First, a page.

I haven’t blogged in a long while — but I have a good(ish!) excuse. I spent most of August prepping for the #HITBGSEC conference in Singapore. It was my first time presenting at a security conference, and I had an…
On the 20th of July, Singaporean authorities announced a data breach affecting SingHealth, the country largest healthcare group. The breach impacted 1.5 million people who had used SingHealth services over the last 3 years.
Oh boy, another data breach with 1.5 million records … **yawn**.
But Singapore has less than 6 million people, so it’s a BIG deal to this island I currently call home. Here’s what happened.
According to the official Ministry announcement administrators discovered ‘unusual’ activity on one of their databases on 4-Jul, investigations confirmed the data breach a week later, and public announcement was made 10 days after confirmation.
4-Jul : IHiS’ database administrators detected unusual activity on one of SingHealth’s IT databases
10-Jul : Investigations confirmed the data breach, and all relevant authorities were informed
12-Jul : A Police Report is made
20-Jul : A public announcement is made
The official report states that “data was exfiltrated from 27 June 2018 to 4 July 2018…no further illegal exfiltration has been detected”.
The point of entry was ascertained to be “that the cyber attackers accessed the SingHealth IT system through an initial breach on a particular front-end workstation. They subsequently managed to obtain privileged account credentials to gain privileged access to the database”
And finally that “SingHealth will be progressively contacting all patients…to notify them if their data had been illegally exfiltrated. All the patients, whether or not their data were compromised, will receive an SMS notification over the next five days”
Recently, there was a poorly written article in The New Straits Times, that suggested the Malaysian Police would know if you were watching porn online. Let me cut to the chase, the article is shit. The software in question, aptly…
The domain cost me a whooping $18.00/yr on AWS, and involved a couple hours of registration and migration.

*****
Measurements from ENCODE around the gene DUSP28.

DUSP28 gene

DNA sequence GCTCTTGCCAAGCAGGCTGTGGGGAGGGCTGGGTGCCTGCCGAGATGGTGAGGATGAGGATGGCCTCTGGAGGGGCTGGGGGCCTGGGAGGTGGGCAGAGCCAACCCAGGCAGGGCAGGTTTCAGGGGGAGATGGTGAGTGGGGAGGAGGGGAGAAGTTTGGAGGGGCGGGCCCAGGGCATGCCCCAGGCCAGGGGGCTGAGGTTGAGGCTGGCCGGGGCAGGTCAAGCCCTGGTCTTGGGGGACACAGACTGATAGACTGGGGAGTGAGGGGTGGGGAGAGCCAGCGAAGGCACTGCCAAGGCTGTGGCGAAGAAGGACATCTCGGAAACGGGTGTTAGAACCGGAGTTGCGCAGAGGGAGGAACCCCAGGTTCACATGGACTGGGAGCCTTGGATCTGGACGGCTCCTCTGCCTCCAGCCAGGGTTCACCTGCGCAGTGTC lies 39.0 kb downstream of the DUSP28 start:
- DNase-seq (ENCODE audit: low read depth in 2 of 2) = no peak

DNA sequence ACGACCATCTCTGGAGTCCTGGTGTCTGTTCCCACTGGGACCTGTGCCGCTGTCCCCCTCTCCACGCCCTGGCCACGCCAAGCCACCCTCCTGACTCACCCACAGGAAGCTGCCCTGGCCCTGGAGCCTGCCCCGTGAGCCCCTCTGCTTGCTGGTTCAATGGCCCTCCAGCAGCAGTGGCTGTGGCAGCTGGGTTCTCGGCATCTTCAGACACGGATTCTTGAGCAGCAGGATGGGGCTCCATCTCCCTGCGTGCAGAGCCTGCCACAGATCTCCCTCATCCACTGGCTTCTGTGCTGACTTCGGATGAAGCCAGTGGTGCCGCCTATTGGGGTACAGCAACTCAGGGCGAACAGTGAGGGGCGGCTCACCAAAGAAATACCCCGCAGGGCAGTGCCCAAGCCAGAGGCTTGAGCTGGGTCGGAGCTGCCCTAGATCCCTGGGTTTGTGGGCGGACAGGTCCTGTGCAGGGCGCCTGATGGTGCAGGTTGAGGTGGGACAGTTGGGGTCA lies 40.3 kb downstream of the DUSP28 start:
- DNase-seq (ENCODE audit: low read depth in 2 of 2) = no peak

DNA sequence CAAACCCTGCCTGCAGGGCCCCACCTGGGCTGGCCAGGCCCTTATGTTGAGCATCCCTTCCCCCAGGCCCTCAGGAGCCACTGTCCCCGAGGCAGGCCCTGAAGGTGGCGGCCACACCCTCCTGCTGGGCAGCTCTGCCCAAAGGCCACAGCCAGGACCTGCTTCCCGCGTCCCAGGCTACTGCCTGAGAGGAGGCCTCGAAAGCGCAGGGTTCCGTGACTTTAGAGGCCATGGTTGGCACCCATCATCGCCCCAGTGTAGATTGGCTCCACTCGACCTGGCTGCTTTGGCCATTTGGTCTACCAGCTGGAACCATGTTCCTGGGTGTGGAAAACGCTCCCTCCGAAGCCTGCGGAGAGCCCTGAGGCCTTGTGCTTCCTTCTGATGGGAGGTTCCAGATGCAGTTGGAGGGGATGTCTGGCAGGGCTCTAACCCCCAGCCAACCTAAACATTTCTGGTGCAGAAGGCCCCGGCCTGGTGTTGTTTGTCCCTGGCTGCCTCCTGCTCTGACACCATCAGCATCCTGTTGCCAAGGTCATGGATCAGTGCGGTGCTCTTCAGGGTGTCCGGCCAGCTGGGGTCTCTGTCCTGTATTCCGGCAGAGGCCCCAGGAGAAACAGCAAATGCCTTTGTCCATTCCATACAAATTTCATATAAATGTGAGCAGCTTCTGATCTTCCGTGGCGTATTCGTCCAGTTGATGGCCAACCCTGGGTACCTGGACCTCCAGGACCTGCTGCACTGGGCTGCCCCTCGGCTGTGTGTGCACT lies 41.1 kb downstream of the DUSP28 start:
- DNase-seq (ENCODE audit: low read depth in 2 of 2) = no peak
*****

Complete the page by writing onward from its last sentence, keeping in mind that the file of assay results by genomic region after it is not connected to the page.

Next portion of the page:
So I felt that while migrating domains, I might as well implement proper security headers as well. Security Headers are HTTP Headers that instruct the browser to deny or allow certain things, the idea being the more information the site tells the browser about itself, the less susceptible it is to attack.
I was shocked to find out that Gov-TLS-Audit had no security headers at all! I assumed AWS (specifically CloudFront) would take care of ‘some’ http headers for me — I was mistaken. Cloudfront takes care of the TLS implementation, but does not implement any security header for you, not even
strict-transport-security which is TLS related.
So unsurprisingly, a newly created cloudfront distribution, using the reference AWS implementation, fails miserably when it comes to security headers.
I guess the reason is that HTTP headers are very site-dependant. Had Cloudfront done it automatically, it might have broken a majority of sites And implementing headers is one thing, but fixing the underlying problem is another — totally bigger problem.
But what security headers to implement?
As Malaysians woke up today, to a brand new cabinet of Ministers, many have already begun expressing their dissatisfaction on the lineup. I know better than to wade into these politically charged discussions — but I will point out that my people have long been overlooked for Ministerial positions.
Who are ‘my people’ you ask…
Or if you prefer a less negative word — Geeks. But for the rest of this post, I’ll use the more accurate term of hacker to refer to technically savvy folks who subscribe to the hacker ethic.
Yes, we in the hacker community have long been overlooked for ministerial positions, and I for one, choose to speak out against this travesty. But before I delve into why I think we’ve not played a bigger part in politics, let me first make the case for why we need hackers in parliament.
Why we need hackers in parliament